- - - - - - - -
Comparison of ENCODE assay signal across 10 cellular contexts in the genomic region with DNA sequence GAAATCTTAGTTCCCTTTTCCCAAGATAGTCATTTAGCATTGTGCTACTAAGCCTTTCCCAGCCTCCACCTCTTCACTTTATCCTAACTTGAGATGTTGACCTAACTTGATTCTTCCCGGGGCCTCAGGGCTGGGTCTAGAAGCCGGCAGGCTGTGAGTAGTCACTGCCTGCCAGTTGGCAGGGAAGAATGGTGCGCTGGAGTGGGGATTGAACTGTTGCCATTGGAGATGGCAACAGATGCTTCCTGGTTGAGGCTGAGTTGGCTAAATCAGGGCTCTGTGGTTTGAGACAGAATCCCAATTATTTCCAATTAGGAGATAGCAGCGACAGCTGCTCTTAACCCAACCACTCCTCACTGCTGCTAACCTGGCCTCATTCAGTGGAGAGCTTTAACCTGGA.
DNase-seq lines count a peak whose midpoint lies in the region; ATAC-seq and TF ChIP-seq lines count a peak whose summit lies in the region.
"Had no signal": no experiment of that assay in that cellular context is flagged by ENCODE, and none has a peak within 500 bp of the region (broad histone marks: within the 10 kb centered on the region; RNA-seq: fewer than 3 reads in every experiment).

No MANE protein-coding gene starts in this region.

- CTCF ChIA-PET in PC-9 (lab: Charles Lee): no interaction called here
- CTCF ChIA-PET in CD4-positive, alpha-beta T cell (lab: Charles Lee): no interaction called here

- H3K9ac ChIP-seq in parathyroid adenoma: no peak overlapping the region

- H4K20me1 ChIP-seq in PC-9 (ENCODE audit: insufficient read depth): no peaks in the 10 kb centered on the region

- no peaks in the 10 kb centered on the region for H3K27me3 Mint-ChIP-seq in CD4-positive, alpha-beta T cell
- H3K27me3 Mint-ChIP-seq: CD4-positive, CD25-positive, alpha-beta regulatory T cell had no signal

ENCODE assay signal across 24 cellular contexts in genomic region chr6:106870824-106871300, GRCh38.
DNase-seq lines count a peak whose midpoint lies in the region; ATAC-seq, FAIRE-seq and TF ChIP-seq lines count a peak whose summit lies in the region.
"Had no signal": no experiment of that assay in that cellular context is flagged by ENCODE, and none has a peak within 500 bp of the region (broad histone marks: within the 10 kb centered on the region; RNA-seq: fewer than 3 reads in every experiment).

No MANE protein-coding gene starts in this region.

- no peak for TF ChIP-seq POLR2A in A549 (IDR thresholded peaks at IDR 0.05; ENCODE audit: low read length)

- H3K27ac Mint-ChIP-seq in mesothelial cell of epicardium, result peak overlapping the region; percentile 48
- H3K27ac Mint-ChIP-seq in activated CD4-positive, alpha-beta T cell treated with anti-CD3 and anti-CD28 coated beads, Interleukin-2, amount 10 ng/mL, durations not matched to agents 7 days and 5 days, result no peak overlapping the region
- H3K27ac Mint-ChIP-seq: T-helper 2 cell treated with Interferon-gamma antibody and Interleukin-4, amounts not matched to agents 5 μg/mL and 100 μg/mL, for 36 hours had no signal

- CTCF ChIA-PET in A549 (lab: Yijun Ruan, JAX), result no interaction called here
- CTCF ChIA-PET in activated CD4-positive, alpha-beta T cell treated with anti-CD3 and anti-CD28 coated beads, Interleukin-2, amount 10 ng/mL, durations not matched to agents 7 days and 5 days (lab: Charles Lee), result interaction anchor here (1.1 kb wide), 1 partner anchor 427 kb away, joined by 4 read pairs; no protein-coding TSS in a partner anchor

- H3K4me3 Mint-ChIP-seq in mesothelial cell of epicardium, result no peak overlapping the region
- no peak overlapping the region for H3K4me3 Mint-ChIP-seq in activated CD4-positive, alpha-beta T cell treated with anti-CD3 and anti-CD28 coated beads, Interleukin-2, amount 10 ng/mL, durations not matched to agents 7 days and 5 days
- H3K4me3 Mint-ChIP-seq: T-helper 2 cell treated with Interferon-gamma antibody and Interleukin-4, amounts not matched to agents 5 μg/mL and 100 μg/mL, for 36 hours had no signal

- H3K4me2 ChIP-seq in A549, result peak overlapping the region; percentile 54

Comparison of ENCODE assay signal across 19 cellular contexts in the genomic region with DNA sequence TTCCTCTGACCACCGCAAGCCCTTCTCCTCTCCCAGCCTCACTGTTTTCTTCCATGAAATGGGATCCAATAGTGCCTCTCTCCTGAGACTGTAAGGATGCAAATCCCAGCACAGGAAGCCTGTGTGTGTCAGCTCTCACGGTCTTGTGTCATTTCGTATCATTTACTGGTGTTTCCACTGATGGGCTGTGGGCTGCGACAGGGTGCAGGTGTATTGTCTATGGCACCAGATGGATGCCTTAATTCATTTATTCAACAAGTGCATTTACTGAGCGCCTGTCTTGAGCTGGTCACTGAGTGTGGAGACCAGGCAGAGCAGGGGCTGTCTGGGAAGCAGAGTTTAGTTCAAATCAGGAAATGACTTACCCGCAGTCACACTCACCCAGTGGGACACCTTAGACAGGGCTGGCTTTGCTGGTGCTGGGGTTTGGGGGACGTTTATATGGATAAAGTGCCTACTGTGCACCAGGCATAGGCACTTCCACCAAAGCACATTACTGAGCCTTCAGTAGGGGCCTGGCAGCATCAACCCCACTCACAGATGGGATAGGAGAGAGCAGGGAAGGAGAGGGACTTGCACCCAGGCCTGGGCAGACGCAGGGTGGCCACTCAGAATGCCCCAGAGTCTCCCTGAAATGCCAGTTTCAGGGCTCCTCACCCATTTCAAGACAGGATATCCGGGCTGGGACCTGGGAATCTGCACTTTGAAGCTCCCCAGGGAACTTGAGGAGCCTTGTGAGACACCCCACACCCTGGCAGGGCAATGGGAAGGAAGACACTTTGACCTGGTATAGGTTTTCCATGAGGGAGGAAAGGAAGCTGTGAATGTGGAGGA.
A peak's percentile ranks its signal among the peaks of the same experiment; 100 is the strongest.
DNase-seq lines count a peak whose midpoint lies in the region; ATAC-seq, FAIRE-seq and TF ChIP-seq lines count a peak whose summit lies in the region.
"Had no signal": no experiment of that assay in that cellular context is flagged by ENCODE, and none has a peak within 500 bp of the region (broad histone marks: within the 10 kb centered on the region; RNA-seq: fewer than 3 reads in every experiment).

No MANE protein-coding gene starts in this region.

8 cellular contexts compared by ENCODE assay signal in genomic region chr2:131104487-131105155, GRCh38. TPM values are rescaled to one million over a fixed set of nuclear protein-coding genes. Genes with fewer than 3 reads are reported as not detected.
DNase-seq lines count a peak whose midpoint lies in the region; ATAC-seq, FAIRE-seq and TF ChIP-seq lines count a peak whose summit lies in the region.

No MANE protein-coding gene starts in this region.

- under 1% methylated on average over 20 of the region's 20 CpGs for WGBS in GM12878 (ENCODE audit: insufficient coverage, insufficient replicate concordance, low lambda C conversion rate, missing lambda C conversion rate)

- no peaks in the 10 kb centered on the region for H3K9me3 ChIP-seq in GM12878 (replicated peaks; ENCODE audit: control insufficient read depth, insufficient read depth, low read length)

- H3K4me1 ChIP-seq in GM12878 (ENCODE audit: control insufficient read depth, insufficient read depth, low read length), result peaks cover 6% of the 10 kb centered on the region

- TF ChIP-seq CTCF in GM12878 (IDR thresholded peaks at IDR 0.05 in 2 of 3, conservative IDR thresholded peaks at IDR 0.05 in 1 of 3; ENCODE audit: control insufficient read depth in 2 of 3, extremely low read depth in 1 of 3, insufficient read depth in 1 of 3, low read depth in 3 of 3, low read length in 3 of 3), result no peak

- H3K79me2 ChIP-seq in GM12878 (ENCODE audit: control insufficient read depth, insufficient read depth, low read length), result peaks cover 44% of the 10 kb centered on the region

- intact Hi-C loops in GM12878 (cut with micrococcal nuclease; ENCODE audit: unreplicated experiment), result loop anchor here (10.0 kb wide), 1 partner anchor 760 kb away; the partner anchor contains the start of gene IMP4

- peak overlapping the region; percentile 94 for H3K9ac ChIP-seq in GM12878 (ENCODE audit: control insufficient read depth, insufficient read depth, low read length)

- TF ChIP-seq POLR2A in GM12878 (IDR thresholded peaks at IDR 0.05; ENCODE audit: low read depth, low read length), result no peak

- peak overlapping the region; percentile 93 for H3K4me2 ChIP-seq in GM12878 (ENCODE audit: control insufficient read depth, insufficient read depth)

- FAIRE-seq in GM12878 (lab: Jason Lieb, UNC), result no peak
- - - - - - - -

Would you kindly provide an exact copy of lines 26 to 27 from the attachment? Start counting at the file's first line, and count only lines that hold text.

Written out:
A peak's percentile ranks its signal among the peaks of the same experiment; 100 is the strongest.
DNase-seq lines count a peak whose midpoint lies in the region; ATAC-seq, FAIRE-seq and TF ChIP-seq lines count a peak whose summit lies in the region.